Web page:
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Bulls and politics

Bulls and politics
Not a lot has changed in 99 years

One of my neighbors had been telling me for the past several months that he had in his possession, "something you will want to see." Finally, this past week, he remembered to put it in his truck, to bring it by, and leave it with me for a few days.

Through some fate, Larry had discovered a cache of old farm newspapers and brought me an issue of the Farmers' Dispatch, published in St. Paul, Minnesota, dated May 23, 1916. On the front page was the picture of a bull that had been named Grand Champion Bull at the Chicago International Livestock Exposition for an unprecedented third time. "What do you think of him?"

Bulls and politics

After examining the old, black and white photo, yellowed with age, I had to confess that the bull would be considered an outstanding animal in today's show ring as well, 99 years later. That is truly amazing, considering how the beef industry has gone through so many major changes in desired body types over the past century. Could beef production actually be turning back the clock to an earlier time? I took the old newspaper home with me and, later that evening, began to read the news stories and advertisements that were included in the rest of the 1916 periodical.

There were stories about the latest battles raging in the Great War (though it wasn't called WWI yet, because the U.S. was not officially involved), with familiar sounding names like Baghdad, Turkey and the Tigris River. Another story concerned the upcoming presidential election and I was appalled to see that politics were just as nasty and distasteful (if not more so) as they are now, complete with editorials condemning the candidates for being controlled by well-funded special interest groups.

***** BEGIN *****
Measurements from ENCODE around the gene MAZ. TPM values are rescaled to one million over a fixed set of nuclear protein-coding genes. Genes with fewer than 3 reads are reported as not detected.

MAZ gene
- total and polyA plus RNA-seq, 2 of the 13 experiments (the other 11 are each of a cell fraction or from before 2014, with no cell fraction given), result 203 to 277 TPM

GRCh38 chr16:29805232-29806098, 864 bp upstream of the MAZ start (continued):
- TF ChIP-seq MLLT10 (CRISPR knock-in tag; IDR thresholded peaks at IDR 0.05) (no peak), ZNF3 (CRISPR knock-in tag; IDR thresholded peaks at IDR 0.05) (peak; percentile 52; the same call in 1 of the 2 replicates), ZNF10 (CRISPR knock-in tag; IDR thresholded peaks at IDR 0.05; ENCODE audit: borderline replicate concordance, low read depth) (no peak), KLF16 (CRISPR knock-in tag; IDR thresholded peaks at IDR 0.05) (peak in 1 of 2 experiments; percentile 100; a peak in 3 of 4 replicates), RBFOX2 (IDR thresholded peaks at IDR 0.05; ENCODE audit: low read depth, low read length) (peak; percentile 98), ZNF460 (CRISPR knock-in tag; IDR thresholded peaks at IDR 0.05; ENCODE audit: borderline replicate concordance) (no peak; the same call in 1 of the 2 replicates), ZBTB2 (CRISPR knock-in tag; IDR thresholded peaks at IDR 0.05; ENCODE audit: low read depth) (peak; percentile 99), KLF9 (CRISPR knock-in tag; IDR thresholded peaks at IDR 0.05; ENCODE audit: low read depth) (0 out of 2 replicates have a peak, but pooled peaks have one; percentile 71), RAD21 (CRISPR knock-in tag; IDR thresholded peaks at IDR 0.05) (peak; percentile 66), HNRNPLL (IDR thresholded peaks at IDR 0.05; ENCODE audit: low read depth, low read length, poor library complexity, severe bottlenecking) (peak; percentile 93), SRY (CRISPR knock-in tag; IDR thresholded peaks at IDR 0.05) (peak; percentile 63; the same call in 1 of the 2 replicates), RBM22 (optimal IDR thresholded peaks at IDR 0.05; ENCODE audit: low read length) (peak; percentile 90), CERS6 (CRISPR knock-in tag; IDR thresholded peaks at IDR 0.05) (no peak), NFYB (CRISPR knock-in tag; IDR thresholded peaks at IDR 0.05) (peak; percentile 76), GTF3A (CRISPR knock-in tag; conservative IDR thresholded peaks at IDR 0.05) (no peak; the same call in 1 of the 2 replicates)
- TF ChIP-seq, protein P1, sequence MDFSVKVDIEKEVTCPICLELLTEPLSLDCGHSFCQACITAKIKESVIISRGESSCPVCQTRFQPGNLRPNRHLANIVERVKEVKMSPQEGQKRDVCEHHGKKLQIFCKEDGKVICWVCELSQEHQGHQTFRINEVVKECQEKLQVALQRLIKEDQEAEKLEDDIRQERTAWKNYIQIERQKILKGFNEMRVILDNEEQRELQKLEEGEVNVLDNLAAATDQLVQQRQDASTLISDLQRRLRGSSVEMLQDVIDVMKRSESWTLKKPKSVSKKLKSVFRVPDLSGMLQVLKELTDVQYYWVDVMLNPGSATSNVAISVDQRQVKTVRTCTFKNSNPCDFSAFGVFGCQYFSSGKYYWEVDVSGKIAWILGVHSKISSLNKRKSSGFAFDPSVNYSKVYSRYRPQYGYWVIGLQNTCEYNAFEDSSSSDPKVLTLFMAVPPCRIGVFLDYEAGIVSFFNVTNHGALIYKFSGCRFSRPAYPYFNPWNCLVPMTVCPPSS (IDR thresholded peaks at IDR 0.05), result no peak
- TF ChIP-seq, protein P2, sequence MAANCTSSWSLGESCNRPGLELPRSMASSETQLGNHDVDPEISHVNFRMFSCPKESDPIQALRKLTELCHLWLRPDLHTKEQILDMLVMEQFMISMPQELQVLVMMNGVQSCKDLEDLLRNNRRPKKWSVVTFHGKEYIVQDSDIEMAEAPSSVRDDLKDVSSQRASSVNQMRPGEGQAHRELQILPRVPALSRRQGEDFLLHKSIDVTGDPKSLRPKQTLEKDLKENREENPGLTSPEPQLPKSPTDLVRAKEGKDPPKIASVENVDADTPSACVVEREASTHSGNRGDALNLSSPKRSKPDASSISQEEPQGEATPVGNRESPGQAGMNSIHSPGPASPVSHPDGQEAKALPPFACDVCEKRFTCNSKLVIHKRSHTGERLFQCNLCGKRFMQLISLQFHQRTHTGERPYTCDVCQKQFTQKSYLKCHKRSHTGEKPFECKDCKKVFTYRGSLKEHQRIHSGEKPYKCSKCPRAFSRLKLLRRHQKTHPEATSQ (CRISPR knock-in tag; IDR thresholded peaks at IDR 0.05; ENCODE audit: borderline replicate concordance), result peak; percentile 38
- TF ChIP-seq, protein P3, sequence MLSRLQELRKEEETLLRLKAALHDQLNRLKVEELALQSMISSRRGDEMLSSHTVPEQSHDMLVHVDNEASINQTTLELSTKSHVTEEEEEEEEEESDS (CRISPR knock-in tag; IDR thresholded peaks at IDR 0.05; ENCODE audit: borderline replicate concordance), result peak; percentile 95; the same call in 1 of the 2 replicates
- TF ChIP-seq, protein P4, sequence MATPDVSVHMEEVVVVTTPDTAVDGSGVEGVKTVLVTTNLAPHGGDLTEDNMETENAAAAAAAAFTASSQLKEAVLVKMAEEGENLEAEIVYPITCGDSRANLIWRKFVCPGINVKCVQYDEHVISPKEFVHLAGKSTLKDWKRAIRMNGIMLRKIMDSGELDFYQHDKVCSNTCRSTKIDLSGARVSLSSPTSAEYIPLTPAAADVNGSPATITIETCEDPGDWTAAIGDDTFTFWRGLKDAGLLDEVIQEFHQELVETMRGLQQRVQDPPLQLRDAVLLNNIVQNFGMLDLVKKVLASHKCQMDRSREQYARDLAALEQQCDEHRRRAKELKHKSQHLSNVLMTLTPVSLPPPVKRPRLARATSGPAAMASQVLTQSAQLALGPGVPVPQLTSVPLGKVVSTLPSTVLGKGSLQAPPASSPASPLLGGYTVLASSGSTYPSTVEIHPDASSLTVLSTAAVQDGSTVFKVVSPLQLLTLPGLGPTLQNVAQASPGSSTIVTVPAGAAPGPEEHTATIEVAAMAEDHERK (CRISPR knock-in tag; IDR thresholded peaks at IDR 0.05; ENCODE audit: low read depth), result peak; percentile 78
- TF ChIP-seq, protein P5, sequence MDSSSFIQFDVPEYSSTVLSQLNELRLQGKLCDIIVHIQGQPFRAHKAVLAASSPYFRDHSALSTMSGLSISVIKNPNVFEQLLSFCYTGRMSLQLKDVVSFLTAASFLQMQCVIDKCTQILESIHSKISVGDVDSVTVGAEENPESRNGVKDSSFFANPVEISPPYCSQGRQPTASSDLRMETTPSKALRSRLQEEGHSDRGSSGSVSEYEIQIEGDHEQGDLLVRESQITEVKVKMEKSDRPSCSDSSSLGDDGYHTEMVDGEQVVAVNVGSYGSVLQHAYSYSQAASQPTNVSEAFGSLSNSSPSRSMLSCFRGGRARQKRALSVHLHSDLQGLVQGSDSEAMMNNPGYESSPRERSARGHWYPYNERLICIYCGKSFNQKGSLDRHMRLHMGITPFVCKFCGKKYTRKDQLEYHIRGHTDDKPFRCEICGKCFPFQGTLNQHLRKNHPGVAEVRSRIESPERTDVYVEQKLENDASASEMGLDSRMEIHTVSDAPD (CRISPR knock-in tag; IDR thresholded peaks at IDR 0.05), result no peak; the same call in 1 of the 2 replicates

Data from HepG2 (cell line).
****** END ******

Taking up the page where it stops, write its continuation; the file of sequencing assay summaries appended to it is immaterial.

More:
The advertisements were crudely designed, but very similar to today's slicker versions with wagon-makers offering their new models made affordable by EZ financing; creams that had a money-back guarantee if they didn't immediately restore hair growth for balding men; elixirs that could bring back that "youthful zest" that men enjoyed in their younger days; and even a bottled spirit that could calm the nerves of the most nervous women. It appeared to be 80 proof.

Lastly, there was a lengthy article that described the ongoing congressional debate over a farm bill that could finally provide farmers with the financial stability they needed to survive and prosper. The newspaper encouraged both political parties to reach an agreement for the "future of the country." However, either the bill failed to pass or it failed in its intended consequence.

After spending the entire evening reading the journal from cover to cover, soaking in every word, picture and advertisement from a 99-year-old publication, I was reminded of a wise, old professor whom I once studied under. At least once (usually, more often) during every class, he would make the astute observation, "The more things change, the more they remain the same."

Crownover is cattle rancher from Missouri.

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